10/07/2002 01:32 am ET
Faith in Livan pays off
Going with Hernandez in do-or-die spot 'was so Dusty'
SAN FRANCISCO -- Dusty Baker did it on Opening Day. More important than that, he did it on what could have been Closing Day.
When almost nobody else in the general vicinity of Pacific Bell Park would have done the same and when there were Giants fans by the thousands shaking their fists to the sky at the mere thought of it, the Giants' manager put his faith in Livan Hernandez.
On Sunday night, Hernandez rewarded that faith with yet another brilliant postseason start in the most important game of the Giants' season. Well, at least the most important game until Monday's deciding NLDS Game 5 in Atlanta, which was made possible in large part by Hernandez's large effort in San Francisco's 8-3 Game 4 victory over the Braves.
Hernandez drew a standing ovation from the packed house as he took the mound in the ninth, and received an even louder one when Baker relieved him one out into the final frame.
Sure, "Livo" wanted to complete the game, but he laughed as he left the mound. As he walked toward the dugout, he threw one last pitch -- a wave of the cap, circling it around to acknowledge the entire crowd.
"It's Livan," said Hernandez, now 6-0 in postseason play. "I'm not mad at nobody."
He might have reason to be, actually. He's been the subject of serious derision from some Giants fans the last two seasons, the primary target for naysayers, some of whom would have loved to have seen him run out of town.
"He's taken his lumps this year from the people," Giants first baseman J.T. Snow said. "But when we needed him most, he was there for us."
Call it Vindication Night at the ballpark. A night in the spotlight for Hernandez. Free all-you-can-eat crow for those who disparaged Hernandez along the way.
Not that they didn't have their reasons. Hernandez hasn't been throwing every game like his effort Sunday night, when he allowed three runs on eight hits in 8 1/3 innings. His 12-16 regular-season record would attest to that.
This year's uproar began in March when Hernandez was named the Opening Day starter over Russ Ortiz. Then there were times this season when Hernandez struggled as badly as he did in 2001, and there was a segment of the Giants faithful that dealt those "lumps" (read: boos) to which Snow referred. Around the July trade deadline, the rumors swirled that those fans might get their wish.
But Hernandez was there the whole way through 33 starts and finished the season with a gem -- a two-hit shutout of the Padres on Sept. 25.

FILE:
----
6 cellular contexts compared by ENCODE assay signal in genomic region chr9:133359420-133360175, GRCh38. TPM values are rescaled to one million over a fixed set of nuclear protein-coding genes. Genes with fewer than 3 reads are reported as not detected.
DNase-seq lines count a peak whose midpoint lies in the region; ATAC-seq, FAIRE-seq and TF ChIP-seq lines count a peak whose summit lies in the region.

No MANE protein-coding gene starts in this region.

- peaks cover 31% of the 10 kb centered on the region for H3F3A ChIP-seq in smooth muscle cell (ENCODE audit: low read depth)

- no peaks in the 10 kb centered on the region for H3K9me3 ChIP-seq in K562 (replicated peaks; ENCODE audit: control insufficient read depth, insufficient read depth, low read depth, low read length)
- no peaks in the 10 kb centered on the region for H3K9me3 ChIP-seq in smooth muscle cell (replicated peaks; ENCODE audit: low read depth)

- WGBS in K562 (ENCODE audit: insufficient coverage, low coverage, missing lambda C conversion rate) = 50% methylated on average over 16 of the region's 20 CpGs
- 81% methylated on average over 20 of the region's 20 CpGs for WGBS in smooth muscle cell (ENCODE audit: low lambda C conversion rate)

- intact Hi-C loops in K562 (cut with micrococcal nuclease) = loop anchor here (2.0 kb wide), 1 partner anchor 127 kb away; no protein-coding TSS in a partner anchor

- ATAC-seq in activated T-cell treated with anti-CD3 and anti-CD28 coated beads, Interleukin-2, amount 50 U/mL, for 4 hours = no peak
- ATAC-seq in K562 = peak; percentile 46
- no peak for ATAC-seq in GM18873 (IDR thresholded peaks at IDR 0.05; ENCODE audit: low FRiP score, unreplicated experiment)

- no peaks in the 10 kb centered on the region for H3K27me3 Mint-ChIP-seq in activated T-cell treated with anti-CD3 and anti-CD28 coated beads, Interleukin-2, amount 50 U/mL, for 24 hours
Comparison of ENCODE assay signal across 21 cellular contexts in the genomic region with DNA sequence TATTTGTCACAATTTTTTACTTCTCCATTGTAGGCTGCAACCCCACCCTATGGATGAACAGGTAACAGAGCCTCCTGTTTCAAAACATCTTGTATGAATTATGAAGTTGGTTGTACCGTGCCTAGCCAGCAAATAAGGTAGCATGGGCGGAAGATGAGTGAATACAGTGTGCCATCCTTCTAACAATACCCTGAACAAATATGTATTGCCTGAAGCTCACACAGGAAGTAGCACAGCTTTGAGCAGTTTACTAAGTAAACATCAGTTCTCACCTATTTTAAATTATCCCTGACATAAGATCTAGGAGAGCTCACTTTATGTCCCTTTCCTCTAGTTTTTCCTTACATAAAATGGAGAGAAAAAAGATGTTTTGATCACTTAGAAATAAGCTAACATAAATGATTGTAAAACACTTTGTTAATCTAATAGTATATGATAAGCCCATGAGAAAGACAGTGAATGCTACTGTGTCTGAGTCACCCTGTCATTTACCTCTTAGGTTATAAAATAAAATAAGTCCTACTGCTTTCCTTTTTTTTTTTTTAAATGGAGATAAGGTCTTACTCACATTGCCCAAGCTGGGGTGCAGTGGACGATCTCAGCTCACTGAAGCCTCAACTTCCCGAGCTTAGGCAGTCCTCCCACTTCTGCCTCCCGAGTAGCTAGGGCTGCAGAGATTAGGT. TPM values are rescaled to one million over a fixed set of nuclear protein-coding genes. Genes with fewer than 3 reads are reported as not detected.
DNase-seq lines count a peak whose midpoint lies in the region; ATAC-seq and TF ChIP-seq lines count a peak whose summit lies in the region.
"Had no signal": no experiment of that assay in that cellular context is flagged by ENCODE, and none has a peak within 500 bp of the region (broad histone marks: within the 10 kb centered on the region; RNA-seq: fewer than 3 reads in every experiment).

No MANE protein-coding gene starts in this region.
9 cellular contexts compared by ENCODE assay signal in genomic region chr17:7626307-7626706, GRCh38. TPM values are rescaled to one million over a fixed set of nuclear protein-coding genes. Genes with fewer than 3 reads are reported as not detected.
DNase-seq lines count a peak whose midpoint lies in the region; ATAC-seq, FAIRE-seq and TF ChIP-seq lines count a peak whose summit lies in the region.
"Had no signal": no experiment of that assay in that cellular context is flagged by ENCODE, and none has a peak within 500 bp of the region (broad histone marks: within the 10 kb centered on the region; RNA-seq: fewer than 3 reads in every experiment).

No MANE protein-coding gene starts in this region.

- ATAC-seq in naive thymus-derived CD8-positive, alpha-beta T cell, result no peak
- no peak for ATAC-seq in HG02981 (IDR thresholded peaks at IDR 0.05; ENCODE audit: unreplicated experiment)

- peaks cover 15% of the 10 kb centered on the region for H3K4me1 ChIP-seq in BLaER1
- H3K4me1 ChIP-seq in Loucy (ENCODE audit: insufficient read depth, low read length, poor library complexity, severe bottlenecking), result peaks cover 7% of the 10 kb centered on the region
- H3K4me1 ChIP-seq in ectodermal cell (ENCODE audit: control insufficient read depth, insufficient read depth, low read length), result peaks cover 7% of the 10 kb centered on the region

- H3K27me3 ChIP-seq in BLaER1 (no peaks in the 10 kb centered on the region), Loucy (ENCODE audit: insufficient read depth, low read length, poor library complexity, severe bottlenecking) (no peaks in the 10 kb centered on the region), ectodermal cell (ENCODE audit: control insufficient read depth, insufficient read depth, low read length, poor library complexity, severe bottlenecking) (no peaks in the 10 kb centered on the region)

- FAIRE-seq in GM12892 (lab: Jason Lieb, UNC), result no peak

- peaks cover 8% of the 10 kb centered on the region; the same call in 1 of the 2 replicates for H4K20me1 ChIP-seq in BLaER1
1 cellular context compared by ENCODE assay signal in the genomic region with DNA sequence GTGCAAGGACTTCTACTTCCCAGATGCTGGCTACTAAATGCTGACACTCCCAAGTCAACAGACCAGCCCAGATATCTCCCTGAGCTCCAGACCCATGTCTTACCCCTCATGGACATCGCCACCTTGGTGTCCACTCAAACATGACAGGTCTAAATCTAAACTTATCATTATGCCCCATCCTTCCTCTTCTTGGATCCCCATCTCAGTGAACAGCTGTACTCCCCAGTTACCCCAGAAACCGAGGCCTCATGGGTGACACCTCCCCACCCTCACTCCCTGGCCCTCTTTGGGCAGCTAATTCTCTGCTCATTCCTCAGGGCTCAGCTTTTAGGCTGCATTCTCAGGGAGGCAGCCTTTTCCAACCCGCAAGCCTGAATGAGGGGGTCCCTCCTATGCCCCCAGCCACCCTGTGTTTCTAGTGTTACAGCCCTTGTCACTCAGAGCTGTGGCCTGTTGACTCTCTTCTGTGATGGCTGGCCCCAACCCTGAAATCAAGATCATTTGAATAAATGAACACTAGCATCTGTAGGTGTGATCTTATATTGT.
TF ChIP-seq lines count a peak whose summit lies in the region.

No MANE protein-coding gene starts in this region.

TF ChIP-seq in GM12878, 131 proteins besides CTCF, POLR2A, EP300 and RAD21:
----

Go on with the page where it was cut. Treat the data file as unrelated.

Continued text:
And he was there in a big way for the Giants on Sunday.
"I said it yesterday, I thought he was a good man to pitch in that situation, especially at home with the crowd behind him," Giants teammate Jeff Kent said.
Added Snow: "Players that are relaxed and seem to enjoy the postseason end up having the most success. I think Livan's that way. That's his makeup."
The Braves certainly knew that. They remember the 1997 NLCS, when Hernandez took a Game 5 complete-game victory that turned the tide toward the Marlins en route to their victory in six games. In fact, Atlanta manager Bobby Cox reminisced the day before about the notoriously wide strike zone Hernandez was allowed in that game.
Cox made it clear that his comments the day before were not true about Sunday's game.
"I can guarantee you, he did not get one break all night long," Cox said. "He pitched -- good."
For the most part, Hernandez let his defense do the work for him, at times providing that himself. Wholly underrated for his athleticism by those who see him as a doughboy, Hernandez pulled off two defensive plays not all that many pitchers make: pouncing on a Rafael Furcal bunt and finishing off a 3-6-1 double play. Hernandez also added sacrifice bunts in the two-run second inning and three-run third.
Pitching, fielding, hitting -- can't do much more right than that.
In many ways, this was about Baker's decision to go with Hernandez in the biggest game of the year.
The decision was one that was so Dusty, so true to his M.O, so typical of the way Baker has run things in his decade in charge of the Giants.
This is a man who sticks with his guys, sometimes to a fault, sometimes to the point of brilliance, like Sunday.
The decision to go with Hernandez was so Dusty that it would have been the fitting move even if Hernandez had gotten blown out, the Giants had lost and -- taking it to the ultimate extreme -- this would have been the last game Baker ever managed for the Giants.
Baker entered the season with Hernandez on the hill. He was prepared to exit that way. That's Dusty.
Predictably, Baker stuck to his guns right up to the hours before the game, when he was asked if he'd considered pitching Russ Ortiz on short rest in this do-or-die game.
"No, today was Livan's day," Baker said.
Indeed it was.
And now the Giants live to see another day.
John Schlegel is a reporter for MLB.com. This story was not subject to the approval of Major League Baseball or its clubs.